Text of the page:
MANAROLA, ITALY - 31 MAY 2017: Anselmo Crovara (82), the creator and custodian of the Memory Archive housed in his own attic (a collection of items from traditional Ligurian daily life), shows 1970s pictures of his mother who was one of the few women who had mastered the art of dry stone walls, here in his home in Manarola, Italy, on May 31st 2017. Mr Crovara learned to build dry stone walls when he was a little boy.
Given its jagged coastline and manifold mountainous chains, Italy is believed to hold a record in Europe with an estimated 300,000 hectares of terracing, and 170,000 kilometers of dry stone walls— 20 times the length of the Great Wall of China.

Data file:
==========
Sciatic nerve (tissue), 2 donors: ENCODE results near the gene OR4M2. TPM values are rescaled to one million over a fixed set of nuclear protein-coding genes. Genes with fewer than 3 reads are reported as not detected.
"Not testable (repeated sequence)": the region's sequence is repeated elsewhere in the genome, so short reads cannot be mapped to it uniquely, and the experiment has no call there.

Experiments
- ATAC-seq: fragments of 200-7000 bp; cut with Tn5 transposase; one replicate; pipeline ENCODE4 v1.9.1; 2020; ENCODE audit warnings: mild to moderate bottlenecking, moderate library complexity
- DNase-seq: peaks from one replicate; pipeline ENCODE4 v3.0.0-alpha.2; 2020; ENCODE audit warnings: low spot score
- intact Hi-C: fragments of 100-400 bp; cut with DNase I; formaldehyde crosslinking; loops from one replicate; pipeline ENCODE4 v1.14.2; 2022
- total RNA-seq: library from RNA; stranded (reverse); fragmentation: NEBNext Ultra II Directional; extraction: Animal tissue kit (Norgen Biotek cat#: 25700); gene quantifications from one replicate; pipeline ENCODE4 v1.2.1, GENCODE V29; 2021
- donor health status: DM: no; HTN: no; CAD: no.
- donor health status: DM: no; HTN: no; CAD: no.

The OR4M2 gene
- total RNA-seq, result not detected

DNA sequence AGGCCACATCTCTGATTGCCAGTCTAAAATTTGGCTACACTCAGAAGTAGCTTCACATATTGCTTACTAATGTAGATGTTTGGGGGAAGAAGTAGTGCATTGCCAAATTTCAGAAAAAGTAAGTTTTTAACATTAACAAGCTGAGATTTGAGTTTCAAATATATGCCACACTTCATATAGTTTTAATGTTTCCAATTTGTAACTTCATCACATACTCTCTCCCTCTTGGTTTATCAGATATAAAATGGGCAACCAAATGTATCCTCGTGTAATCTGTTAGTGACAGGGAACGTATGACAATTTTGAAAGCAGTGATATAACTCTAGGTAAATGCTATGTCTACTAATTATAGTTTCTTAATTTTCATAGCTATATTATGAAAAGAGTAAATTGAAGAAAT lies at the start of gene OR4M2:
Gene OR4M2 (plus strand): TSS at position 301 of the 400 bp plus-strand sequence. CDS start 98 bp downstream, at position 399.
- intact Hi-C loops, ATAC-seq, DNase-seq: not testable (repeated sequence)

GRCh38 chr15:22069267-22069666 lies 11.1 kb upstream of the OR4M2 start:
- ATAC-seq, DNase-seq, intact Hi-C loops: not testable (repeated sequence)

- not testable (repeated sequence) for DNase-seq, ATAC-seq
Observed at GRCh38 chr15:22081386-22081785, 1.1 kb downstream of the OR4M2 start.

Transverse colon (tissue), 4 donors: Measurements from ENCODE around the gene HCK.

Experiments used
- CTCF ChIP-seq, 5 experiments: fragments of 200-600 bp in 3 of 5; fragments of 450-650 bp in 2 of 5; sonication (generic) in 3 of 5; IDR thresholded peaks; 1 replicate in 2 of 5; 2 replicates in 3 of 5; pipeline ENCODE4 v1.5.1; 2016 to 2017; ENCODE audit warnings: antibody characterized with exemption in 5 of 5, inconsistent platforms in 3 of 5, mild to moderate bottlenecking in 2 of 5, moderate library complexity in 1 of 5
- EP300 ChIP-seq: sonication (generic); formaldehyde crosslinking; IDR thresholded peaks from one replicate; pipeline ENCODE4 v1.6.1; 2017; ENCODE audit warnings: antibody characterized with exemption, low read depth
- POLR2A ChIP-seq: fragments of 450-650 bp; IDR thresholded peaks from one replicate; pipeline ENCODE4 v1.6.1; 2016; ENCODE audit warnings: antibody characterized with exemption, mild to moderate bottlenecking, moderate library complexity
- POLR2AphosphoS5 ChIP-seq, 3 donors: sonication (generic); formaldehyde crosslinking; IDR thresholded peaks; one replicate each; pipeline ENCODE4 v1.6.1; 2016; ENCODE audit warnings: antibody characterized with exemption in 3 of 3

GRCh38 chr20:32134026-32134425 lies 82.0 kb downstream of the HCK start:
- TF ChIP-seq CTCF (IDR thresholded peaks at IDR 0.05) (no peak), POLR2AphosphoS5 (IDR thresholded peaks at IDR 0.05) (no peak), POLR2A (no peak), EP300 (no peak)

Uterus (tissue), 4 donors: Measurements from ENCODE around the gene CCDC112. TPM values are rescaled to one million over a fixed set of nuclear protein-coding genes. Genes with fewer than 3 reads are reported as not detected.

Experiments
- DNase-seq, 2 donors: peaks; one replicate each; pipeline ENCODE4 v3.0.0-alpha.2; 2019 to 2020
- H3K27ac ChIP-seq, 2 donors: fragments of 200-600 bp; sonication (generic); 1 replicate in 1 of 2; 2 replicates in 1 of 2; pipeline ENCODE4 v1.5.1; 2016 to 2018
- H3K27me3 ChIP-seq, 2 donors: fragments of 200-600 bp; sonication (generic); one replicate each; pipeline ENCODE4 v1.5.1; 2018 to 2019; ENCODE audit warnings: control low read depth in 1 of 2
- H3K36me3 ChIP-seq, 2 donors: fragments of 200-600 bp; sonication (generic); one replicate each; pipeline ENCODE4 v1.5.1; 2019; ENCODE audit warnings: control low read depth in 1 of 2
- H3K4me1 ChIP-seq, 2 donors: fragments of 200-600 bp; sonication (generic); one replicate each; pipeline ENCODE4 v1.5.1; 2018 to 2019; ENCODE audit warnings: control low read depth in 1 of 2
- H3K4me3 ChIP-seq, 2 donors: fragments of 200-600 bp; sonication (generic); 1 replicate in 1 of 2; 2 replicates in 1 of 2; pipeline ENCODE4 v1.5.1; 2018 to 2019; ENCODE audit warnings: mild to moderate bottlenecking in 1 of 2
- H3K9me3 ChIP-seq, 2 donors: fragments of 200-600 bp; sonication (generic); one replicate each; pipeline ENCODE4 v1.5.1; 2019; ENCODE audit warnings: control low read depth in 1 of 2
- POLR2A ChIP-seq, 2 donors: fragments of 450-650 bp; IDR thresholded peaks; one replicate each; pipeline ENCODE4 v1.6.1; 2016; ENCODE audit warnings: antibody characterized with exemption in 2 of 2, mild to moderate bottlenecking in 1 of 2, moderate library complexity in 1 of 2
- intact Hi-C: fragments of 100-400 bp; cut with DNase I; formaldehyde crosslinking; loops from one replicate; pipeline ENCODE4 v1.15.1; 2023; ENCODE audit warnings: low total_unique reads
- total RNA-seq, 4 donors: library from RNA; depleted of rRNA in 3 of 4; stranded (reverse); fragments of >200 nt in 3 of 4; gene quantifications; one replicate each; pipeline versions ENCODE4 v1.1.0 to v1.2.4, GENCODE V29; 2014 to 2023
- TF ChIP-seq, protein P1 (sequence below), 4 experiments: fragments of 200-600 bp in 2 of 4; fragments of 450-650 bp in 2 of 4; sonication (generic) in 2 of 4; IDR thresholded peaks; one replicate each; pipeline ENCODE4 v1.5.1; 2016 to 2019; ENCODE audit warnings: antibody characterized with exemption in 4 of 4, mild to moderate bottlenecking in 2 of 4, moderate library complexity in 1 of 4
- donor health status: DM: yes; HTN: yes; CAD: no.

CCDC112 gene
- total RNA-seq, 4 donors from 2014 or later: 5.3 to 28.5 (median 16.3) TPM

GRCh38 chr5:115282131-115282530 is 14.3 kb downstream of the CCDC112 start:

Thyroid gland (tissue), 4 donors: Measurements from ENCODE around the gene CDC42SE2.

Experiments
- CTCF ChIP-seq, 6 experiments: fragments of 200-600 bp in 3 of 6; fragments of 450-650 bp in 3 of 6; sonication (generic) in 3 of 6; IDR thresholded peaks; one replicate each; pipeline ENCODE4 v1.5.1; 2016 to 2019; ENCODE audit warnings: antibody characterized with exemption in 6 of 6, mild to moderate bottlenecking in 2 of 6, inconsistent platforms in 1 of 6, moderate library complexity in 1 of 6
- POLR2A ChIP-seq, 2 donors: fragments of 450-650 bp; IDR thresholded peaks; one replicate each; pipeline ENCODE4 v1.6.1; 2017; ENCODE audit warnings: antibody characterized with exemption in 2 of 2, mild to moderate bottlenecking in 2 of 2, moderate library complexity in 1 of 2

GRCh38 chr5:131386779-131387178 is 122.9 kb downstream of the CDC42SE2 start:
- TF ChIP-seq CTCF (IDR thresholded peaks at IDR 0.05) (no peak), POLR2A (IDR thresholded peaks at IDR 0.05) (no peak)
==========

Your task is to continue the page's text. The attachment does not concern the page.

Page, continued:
Liguria, the narrow half-moon shaped region along the northern
Thyrrenian sea, has the highest concentration, and terracing is in
poor shape there. In Vernazza, almost half of the terracing is in
Terraced vineyards, apple and lemon groves horizontally run around the green slopes of the Cinque Terre. The stone walls have allowed such vital cultivation in the area and prevented land slides. Since the 1960s, the ancient walls have been largely
abandoned, posing hydro-geological threats to the same villages during
heavy rains and, in general, as time passes.
Since the 2012 flood - when tons of mud invaded the
village’s main road, shops and and homes, isolating the area and
taking three lives - Margherita Ermirio has agreed with the various land lords to take
over 6,000 square meters of land parcels that needed to be cleaned up,
in order to fix them and thus prevent land slides, but also to show to
the younger generations that agriculture is still possible in the